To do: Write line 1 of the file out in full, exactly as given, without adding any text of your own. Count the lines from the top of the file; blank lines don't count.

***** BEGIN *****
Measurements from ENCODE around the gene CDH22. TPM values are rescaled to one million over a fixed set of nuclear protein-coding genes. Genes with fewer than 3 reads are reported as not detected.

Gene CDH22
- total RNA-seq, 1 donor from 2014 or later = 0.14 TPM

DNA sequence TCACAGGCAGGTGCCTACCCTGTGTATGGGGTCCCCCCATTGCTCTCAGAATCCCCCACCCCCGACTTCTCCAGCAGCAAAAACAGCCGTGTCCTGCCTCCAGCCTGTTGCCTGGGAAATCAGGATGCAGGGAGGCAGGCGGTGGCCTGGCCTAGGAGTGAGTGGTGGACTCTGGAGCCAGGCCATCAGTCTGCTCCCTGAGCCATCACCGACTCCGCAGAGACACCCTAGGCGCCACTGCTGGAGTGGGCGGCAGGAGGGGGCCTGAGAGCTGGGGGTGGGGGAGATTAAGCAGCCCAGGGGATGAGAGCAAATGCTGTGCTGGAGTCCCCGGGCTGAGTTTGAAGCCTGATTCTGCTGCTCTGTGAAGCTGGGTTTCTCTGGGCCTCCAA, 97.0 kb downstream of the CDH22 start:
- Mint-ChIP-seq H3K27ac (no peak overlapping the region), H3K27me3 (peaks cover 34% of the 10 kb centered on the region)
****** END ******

Measurements from ENCODE around the gene CDH22. TPM values are rescaled to one million over a fixed set of nuclear protein-coding genes. Genes with fewer than 3 reads are reported as not detected.